A Day in the Life of G-Y-M
Hello, my name is The Cove, also known as the Indoor Gym at Toddler’s Den, but you can call me Gym; spelt: G-Y-M, in case you confuse it with “Jim.” I don’t think I need to introduce myself to you. I’m every child’s go-to place! And the parent body is all too familiar with me considering I’m the one that doesn’t allow shoes in; can’t help it – got to keep my beautiful carpet clean!
I play an important role at Toddler’s Den. I’m the place where the children engage in activities that enhance their physical development, in a fun way. Each week, we focus on building a specific gross motor, fine motor or perceptual skill. The gym teachers design and prepare setups using the plethora of equipment available to them. These include balancing beams, stepping stones, exercise balls, hoppers, and the list is goes on!
Now, let me tell you about a typical day I had last week. My first visitors, the K1 Ellies arrived at 9.00 a.m. They started off with a quick warm up, stretching out and wiggling their hands above their heads. Then they engaged in animal relay, stomping like elephants, tip-toeing with their arms outstretched like baby giraffes, and crawling on the floor like magnificent lions. At last, drained of their animal instincts, they soon bid me farewell.
Next, the Pre-K Tortos surprised me with their circle time routine, not so Torto afterall!. I’ve tried a thousand times to stretch my legs and touch my toes the way they do but I simply cannot. Unless I bring my foot to my hands, an ingenious shortcut!. Those little ones are certainly gymnasts in the making. Circle time was followed by a hop race. They hopped like bunnies, falling a dozen times and almost breaking their buck teeth, getting a little too carried away with their energy and excitement. The gym teacher had to spend ten minutes calming them down before they departed.
I realise that the engagements may sound slightly repetitive to you across all grades, but they’re essentially progressional in nature. So, while the gist of the engagement remains the same, we up the level for the older children by making the engagement slightly more challenging for them. For instance, if we choose to focus on walking as a gross motor skill, the toddlers will simply have to walk in a straight line without falling over (that’s quite a task for them!), while a preschooler will have to walk in a zigzag pattern without tipping over any traffic cones and a kindergarten child will have to walk carrying an object without letting it fall of spill (much like a lemon race!).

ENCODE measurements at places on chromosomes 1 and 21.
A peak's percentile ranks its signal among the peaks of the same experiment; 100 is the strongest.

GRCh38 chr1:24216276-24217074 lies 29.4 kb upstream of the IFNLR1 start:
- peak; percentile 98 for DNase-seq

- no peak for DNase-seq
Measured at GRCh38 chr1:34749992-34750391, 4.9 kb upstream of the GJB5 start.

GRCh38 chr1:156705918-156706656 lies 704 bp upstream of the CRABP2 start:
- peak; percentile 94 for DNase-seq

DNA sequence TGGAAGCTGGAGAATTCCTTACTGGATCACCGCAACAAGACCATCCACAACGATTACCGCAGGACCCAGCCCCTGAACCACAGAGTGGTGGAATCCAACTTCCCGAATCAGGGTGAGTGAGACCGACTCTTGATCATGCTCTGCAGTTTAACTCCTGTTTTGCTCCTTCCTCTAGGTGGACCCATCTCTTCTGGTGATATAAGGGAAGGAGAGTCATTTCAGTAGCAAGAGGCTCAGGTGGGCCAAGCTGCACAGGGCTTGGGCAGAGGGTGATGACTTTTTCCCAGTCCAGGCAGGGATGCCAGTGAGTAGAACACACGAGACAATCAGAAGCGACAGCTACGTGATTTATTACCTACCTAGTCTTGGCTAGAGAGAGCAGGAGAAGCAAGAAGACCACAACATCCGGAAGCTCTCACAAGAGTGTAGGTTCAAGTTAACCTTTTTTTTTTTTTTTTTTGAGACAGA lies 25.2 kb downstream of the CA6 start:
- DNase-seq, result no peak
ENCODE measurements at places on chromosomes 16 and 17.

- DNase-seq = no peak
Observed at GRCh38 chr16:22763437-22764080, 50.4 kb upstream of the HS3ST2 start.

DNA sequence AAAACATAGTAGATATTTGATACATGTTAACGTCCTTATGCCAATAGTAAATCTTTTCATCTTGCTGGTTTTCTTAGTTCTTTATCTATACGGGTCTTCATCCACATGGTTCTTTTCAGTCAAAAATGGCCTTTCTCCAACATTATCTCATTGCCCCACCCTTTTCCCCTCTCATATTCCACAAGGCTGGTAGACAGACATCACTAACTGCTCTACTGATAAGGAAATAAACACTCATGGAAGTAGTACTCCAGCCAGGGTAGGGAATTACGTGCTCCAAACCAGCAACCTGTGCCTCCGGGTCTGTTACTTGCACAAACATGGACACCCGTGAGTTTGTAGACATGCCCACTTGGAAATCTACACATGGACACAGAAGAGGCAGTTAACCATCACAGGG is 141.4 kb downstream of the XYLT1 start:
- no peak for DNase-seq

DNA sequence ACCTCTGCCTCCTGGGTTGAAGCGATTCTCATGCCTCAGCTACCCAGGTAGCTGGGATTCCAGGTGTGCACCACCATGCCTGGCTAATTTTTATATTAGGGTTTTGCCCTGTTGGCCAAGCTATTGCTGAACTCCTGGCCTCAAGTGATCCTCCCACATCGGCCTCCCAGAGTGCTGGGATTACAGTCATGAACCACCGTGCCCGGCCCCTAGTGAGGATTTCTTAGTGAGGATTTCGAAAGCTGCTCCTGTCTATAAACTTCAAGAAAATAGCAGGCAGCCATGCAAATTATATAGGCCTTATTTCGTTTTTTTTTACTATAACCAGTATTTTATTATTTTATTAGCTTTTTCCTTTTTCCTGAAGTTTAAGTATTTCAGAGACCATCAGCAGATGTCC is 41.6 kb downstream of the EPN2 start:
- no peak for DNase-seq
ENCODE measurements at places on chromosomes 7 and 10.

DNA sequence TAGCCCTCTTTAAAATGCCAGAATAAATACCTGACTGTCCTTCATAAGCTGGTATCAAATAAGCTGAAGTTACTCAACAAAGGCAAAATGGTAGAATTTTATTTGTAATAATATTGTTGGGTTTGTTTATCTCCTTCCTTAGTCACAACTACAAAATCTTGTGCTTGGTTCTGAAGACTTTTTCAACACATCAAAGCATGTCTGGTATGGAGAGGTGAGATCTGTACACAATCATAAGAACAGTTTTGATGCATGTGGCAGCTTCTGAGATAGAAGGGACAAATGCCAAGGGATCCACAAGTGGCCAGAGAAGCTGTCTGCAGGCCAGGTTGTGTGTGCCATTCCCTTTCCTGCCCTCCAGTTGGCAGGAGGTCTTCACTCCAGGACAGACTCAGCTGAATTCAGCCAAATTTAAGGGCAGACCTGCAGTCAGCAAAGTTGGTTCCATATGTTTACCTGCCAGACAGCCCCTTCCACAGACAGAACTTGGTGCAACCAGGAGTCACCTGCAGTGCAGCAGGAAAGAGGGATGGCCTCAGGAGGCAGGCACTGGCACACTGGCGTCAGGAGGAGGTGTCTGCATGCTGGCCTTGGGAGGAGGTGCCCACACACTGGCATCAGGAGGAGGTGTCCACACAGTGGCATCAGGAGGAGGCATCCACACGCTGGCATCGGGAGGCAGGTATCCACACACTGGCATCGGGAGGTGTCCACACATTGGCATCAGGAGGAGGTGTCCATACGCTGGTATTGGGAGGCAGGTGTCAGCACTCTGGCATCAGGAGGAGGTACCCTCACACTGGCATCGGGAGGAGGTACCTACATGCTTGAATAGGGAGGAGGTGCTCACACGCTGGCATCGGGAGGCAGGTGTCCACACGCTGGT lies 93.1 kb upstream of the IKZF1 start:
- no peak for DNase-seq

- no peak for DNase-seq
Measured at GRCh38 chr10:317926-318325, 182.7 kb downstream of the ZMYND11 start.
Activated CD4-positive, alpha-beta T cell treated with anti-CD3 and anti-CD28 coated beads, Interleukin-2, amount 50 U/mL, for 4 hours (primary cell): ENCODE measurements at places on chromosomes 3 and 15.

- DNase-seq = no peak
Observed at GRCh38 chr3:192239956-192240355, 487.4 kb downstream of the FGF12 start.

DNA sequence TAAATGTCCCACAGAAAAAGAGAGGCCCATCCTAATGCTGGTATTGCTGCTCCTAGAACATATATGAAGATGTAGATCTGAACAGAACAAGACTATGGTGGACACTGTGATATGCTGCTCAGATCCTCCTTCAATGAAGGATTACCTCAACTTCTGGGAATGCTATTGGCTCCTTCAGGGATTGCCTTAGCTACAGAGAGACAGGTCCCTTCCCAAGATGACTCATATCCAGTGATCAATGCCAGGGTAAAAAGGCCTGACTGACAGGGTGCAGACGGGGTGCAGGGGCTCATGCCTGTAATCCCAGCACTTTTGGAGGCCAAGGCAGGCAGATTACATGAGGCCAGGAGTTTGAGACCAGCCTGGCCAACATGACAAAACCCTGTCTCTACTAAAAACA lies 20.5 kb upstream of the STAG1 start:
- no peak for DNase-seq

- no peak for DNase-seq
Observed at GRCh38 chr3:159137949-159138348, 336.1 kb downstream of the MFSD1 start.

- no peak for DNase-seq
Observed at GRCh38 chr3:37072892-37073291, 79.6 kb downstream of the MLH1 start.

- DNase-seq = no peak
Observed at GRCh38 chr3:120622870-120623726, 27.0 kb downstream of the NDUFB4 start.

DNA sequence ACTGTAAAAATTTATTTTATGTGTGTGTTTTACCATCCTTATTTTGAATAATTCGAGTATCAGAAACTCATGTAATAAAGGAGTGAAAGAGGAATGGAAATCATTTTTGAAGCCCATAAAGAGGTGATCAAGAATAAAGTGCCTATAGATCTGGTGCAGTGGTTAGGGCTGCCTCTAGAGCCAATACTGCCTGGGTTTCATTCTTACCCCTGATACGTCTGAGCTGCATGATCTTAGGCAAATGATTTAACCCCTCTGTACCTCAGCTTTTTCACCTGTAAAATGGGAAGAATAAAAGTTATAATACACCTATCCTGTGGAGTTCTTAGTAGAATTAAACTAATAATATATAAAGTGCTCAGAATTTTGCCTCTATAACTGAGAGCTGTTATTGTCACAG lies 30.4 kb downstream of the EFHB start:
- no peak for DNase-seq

I didn’t have much time to clean up for or even welcome my next visitors, who eagerly stumbled in with their parents. They didn’t even spare a glance at the equipments laid out for them, instead making a beeline for the ball pool and diving right in. I must say, I was a little miffed by the lack of attention, but there was no time to brood. I hastened for my earmuffs as the children screeched their lungs out in protest when their parents and trainers pulled them out of their favourite place – the ball pool.
Once they knew they weren’t going to have their way, it was time for the obstacle course I had assembled for them! Teetering and tottering, they jumped over stepping stones and climbed mini-stairs and crawled through tunnels, all the while egged on by their mommies and daddies. There was a bit of a commotion and a traffic jam when 3 toddlers refused to crawl out of a tunnel. I enticed them with the trampoline and they were out in a jiffy! How entertaining it was to watch the children attempt to balance themselves on the trampoline. Their puzzled faces when they kept falling over were priceless! But their diligence to keep going and stay upright no matter what, makes them excellent role models, I must admit.
The last of my visitors were the K2 Ellies and even at the end of the day, it was remarkable how charged up they were. After warming up with some floor exercises, they proceeded to get some practice runner’s-ed, an interesting engagement in which they whizzed between traffic cones to learn how to avoid bumping into objects, or even each other on their running sprees. Well, they did bump into the cones every now and then, hinting that you can’t hand them the car keys to take a spin by themselves anytime soon! After finally expelling all that energy, they shuffled out and I was left by myself once again, quiet and lonesome, but reflective.
I thought about how I see these children grow and do increasingly complex tasks every single day. It’s amazing to see just what they can accomplish and what their bodies can accommodate at such a young age. The sheer joy they get from exploring the tunnels, parachutes, beam balances and of course, the famous ball pool is simply infectious. And every time they fall,they just dust themselves off, get right back up and start all over. I just wish they wouldn’t dust themselves on me, though I hate mess! Speaking of which, time to clean up for tomorrow. I’ll catch you some other time, perhaps!
Written By: Ananya Desai, Curriculum Designer